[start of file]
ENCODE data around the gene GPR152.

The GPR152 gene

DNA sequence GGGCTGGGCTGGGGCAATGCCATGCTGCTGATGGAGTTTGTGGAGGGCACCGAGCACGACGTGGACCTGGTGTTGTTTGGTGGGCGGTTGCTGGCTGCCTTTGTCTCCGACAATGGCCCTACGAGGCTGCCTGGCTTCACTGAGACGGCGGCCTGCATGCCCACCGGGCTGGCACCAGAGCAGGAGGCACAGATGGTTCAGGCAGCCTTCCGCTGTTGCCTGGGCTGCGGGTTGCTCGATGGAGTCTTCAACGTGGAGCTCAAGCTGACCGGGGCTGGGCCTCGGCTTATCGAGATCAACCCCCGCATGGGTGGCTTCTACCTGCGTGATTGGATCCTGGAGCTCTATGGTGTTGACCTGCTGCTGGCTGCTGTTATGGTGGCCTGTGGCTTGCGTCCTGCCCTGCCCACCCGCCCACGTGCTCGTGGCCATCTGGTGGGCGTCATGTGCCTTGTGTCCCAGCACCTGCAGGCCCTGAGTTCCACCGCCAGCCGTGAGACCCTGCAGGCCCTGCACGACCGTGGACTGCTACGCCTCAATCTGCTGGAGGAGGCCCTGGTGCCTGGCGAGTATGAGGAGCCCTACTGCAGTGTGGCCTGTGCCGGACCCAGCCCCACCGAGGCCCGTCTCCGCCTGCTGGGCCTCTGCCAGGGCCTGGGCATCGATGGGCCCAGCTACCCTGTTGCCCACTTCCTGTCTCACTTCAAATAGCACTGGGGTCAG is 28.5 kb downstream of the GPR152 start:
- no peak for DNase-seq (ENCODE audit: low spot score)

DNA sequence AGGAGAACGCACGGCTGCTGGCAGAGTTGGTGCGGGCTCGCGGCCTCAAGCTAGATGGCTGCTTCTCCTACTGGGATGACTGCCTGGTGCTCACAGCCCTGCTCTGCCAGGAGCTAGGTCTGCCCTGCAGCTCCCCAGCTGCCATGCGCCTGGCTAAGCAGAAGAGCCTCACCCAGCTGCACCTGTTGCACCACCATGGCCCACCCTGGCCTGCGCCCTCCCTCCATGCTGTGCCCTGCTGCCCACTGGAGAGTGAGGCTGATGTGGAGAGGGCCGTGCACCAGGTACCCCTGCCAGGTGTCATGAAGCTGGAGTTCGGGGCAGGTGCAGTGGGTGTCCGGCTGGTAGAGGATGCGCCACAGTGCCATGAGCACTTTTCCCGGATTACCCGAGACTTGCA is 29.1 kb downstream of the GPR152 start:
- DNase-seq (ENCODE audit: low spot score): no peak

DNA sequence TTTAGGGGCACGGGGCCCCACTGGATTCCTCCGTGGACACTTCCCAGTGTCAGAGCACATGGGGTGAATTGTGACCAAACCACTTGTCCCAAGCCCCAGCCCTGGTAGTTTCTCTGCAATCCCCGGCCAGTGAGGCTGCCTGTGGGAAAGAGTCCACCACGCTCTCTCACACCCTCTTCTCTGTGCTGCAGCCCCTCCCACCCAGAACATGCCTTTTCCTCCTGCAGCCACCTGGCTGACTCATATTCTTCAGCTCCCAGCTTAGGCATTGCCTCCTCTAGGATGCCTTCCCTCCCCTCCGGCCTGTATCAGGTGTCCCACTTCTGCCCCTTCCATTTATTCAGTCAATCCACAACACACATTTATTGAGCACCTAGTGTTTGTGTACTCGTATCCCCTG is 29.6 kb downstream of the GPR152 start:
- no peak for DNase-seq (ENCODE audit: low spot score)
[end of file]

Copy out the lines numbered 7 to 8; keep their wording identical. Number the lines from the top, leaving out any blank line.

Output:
DNA sequence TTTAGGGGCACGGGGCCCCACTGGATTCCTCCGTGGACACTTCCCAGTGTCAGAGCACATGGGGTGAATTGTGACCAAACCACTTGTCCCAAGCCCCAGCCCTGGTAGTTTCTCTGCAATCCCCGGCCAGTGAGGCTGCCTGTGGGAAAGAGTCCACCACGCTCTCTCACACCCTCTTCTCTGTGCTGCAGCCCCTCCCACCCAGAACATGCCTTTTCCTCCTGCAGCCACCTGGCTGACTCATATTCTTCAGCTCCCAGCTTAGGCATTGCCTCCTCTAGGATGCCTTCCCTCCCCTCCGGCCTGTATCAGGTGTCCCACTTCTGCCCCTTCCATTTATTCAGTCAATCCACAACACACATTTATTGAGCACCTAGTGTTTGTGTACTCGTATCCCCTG is 29.6 kb downstream of the GPR152 start:
- no peak for DNase-seq (ENCODE audit: low spot score)